Brian Hotson, Co-Editor, CWCR/RCCR
Vol. 2, No. 3 (Fall 2020)
Robert Zaretsky’s piece in the Chronicle of Higher Education, Our students can’t write. We have ourselves to blame, still rubs me the wrong way, and it was published in 2019. Not only does he belittle his students who are learning to write, but he also quotes from one of their papers, outing the student and their work as “a tad less coherent than others.” It may be safe to assume he’s quoting the student without consent and breaking confidentiality rules (as they are in most HE institutions in Canada). It’s also in the literature and the media that making fun of students leads to humiliation, shame, poor grades, and dropouts (see here, here, and here).
It’s not a surprise then that Zaretsky admits in the piece, “When I was a graduate student in European history, I was not trained to teach this subject [composition]. (In fact, I was not trained to teach at all, but that is another story.)” He doubts the “effectiveness” WID programs, and then a couple paragraphs later suggests a program that “reward[s] tenured professors who retooled as composition teachers and reassure tenure-line professors that teaching writing is as important as writing monographs.” Sounds like a grand-parented WID program. He does know that he’s teaching writing…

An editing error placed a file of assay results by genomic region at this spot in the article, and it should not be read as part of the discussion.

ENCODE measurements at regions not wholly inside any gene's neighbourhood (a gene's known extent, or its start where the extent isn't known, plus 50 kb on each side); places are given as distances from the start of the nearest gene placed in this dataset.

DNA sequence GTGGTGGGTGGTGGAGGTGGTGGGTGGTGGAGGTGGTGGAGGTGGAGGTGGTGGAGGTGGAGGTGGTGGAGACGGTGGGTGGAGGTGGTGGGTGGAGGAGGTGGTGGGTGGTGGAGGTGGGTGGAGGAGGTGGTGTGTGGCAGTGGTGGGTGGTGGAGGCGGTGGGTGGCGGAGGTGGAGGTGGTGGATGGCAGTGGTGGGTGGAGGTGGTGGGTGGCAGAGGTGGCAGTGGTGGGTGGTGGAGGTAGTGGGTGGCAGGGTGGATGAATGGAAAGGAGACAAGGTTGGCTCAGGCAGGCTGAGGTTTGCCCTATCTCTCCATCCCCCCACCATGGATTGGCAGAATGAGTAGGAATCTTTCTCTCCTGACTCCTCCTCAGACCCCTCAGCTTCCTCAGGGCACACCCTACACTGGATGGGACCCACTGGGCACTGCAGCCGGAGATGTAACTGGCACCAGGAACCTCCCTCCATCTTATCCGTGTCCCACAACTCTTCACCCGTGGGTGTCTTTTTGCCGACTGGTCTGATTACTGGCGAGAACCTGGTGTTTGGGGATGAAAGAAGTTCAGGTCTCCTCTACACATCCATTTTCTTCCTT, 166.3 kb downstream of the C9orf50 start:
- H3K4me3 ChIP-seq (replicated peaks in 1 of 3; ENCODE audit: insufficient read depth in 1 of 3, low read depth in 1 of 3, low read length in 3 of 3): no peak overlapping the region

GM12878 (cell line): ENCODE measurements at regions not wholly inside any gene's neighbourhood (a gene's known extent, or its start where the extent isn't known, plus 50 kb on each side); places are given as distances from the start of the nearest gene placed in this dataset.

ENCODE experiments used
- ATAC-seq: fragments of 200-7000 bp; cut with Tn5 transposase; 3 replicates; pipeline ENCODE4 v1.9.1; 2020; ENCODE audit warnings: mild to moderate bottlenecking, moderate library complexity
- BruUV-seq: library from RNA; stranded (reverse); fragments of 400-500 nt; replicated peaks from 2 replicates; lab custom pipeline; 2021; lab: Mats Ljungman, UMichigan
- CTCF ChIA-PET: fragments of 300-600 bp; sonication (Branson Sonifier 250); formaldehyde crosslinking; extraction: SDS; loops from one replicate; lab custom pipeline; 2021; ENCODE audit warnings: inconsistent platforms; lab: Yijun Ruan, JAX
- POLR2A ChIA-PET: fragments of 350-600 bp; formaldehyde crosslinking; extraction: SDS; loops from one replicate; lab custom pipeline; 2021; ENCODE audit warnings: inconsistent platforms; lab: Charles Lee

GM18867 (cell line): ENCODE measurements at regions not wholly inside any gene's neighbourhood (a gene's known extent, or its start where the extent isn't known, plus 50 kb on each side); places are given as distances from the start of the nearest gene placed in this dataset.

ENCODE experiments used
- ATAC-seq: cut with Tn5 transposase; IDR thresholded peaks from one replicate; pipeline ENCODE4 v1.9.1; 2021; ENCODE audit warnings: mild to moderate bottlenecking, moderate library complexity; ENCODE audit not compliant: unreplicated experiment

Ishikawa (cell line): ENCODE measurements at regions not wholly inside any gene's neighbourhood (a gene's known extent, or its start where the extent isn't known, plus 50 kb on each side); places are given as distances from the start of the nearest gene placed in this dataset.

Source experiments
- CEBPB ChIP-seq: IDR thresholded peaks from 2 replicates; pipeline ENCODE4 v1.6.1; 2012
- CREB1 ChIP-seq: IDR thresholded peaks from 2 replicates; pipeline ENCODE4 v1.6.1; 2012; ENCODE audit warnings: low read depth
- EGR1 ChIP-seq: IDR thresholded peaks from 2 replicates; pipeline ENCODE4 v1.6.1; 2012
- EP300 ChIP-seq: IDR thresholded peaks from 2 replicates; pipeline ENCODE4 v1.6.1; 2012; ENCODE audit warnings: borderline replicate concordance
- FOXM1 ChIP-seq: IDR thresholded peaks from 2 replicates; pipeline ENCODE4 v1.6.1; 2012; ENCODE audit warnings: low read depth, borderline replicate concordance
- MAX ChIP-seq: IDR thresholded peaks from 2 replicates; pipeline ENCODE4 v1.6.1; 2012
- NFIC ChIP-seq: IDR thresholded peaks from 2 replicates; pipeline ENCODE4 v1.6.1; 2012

Complaints about students are not new–they are as old writing itself–to at least as far back as 1700 BCE Sumeria: “Go to school, stand before your ‘school-father,’ recite your assignment, open your schoolbag, write your tablet…do not wander about in the street. Come now, do you know what I said?” Jump ahead to 2016: “The tragic truth is that America’s millennials are a bunch of phone-addicted, selfie-obsessed, hashtagging, snapchatting, kale-munching, twerking, lazy, whining, ill-informed, politically correct, cossetted narcissists who find absolutely everything mortally offensive…” And, everything in between.
I decided to put together a list of these in a timeline, and I added a column on all the things that are ruining kids these days, from 925 BCE (books), to 370 BCE (writing), to 1450 (printing press), to 1883 (school and books), to 1889 (electricity), to 1936 (radio), and 2020 (smartwatches).
Here’s what George Orwell has to say about the whole thing: “Every generation imagines itself to be more intelligent than the one that went before it, and wiser than the one that comes after it.” That’s from a person who could tell the future.
You can find the timeline infographic here.